Further objects of the invention will be apparent from review of the disclosure and description of the invention below.

DISCLOSURE OF THE INVENTION

The invention relates to a method of using radio frequency waves to artificially create catalytic action in a catalyst-free chemical reaction within a substance. To mimic or imitate the catalyst, radio frequency waves are transmitted through the substance at a signal strength sufficient to electronically reproduce the effect of the physical presence of a selected catalyst. The radio frequency waves have a selected transmission frequency, substantially equal to a catalyst signal frequency of the catalyst, defined as the signal frequency determined by nuclear magnetic resonance of the selected catalyst.

It is commonplace to use nuclear magnetic resonance to identify elements within a substance and the signal frequencies of various elements (including catalysts) are listed in widely published tables.

To date, however, the exact mechanism by which catalysts bring about chemical reactions has been unknown. There is no doubt though that "inert" catalysts are essential for some chemical reactions to occur and can clearly optimise other chemical reactions, even though the catalyst is not consumed or altered during such reactions.

The inventor has recognised that the physical presence of a catalyst brings about a chemical reaction due to the emission of low intensity radio frequency waves from the catalyst. These emitted radio waves have a very low signal strength with a signal frequency equal to the signal frequency of the catalyst that is commonly determined by nuclear magnetic resonance and conventionally used to identify the catalyst.

Therefore, the invention relates to use of electronically generated radio frequency signals to imitate catalysts and eliminate the need for expensive metallic catalysts, such as platinum. The invention electronically reproduces the effect of the physical presence of a catalyst, by transmission of an artificially produced radio frequency wave signal with a signal frequency equal to the natural signal frequency emitted by the catalyst and as determined by nuclear magnetic resonance of the catalyst.

Although the drawings and related description of the invention concern a preferred embodiment applied to the example of a liquid electrolytic reaction within a conducting pipeline, it will be understood that the invention in it's broad scope includes application to any reaction in which the presence of a simulated catalyst is of benefit.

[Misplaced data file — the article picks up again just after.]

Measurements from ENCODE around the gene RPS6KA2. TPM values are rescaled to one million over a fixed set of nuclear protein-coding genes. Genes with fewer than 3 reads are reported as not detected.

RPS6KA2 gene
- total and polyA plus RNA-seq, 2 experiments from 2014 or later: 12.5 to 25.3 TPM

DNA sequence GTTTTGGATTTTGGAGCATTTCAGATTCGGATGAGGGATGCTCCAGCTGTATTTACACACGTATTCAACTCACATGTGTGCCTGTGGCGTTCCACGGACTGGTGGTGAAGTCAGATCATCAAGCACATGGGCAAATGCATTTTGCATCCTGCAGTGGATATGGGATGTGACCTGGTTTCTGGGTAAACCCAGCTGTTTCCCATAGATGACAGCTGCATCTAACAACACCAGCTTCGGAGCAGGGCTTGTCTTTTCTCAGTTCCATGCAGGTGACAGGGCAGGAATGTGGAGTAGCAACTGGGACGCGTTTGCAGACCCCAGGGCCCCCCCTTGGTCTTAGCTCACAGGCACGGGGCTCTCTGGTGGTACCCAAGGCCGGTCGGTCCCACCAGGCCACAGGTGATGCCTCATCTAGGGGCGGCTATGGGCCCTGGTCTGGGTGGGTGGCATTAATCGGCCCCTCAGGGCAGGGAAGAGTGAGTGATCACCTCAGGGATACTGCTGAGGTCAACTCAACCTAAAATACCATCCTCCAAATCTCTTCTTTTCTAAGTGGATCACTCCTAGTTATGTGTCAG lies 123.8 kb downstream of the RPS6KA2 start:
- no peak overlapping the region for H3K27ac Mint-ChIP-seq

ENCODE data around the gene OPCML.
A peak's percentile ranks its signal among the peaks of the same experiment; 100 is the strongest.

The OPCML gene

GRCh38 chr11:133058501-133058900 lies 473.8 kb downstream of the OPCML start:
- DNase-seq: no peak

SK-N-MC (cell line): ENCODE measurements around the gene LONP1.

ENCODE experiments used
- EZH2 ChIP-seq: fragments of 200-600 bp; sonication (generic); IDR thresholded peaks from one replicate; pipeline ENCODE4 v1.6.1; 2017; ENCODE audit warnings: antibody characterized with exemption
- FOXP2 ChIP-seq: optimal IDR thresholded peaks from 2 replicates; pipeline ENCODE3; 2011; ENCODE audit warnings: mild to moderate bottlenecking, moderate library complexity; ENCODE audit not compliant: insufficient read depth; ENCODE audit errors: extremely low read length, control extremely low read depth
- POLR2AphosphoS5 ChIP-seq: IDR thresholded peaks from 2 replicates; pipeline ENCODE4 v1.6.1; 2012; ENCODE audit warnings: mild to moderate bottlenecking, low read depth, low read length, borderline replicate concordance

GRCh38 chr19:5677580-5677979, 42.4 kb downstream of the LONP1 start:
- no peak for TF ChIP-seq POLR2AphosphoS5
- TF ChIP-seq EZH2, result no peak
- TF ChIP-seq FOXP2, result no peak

By providing an electronically simulated radio frequency transmission, which mimics the radio frequency transmission resulting from the physical presence of a selected catalyst, the use of an actual catalyst can often be completely eliminated. In some applications it may be preferable to retain the presence of conventional catalysts but to enhance the effectiveness of those catalysts present by adding a simulated radio frequency transmission of strength or amplitude equal or greater than the catalyst's own transmission. The costs of expensive plated precious metal catalysts can be minimised, and the costs of reclaiming and repairing various catalytic converters reduced.

Further details of the invention and its advantages will be apparent from the detailed description and drawings included below.

BRIEF DESCRIPTION OF THE DRAWINGS

In order that the invention may be readily understood, two preferred embodiments of devices which operate using the method of the invention and variations thereof will be described by way of example, with reference to the accompanying drawings wherein:

FIG. 1 is a schematic view of one embodiment of a device utilising the method of the invention applied to a liquid electrolyte reaction within a conducting pipeline housing an electrolytic cell, a submerged standing wave antennae and a radio frequency generator;

FIG. 2 is a partially longitudinal sectional detail view of the electrolytic cell and antennae housing;

FIG. 3 is a sectional transverse view through the antennae housing showing the standing wave antennae and oscillator coil; and

FIG. 4 is a schematic view of a second embodiment also using the method of the invention applied to a liquid electrolytic reaction within a cylindrical reaction chamber.

DETAILED DESCRIPTION OF PREFERRED EMBODIMENTS

FIG. 1 illustrates a device which can be used to carry out the method of the invention. In this example, the method of the invention is used to artificially create catalytic action in a catalyst-free chemical reaction within a substance that is conducted through a pipeline in the direction of the arrows shown. Radio frequency waves are used to artificially create this catalytic action as liquid electrolyte is conveyed through a pipeline 1 in the direction of arrows by a pump (not shown). Electrolyte is used in this example, however it would be understood that any means for containing a substance during a chemical reaction may be used such as agitator tanks, cracking towers, settling tanks, etc.

A radio frequency wave transmitter 2 is disposed in communication with the electrolyte by means of a standing wave antenna 3 which is submerged in the electrolyte within the pipe 1 and the section 7. As best shown in FIGS. 2 and 3, the antenna 3 communicates with an oscillator coil 4 which receives the radio frequency signal from the frequency generator 2 via a cable 5.

In the embodiment illustrated in FIGS. 1, 2, and 3, the chemical reaction is electrolysis carried out within an electrolytic cell 6. Within the cell 6 is disposed cathode 9 and anodes 8 both connected to a source of an electric current and immersed in the electrolytic substance. Preferably the electrolyte is water and the chemical reaction comprises electrolysis to increase the dissolved oxygen gas within the water as it passes through the electrolytic cell 6.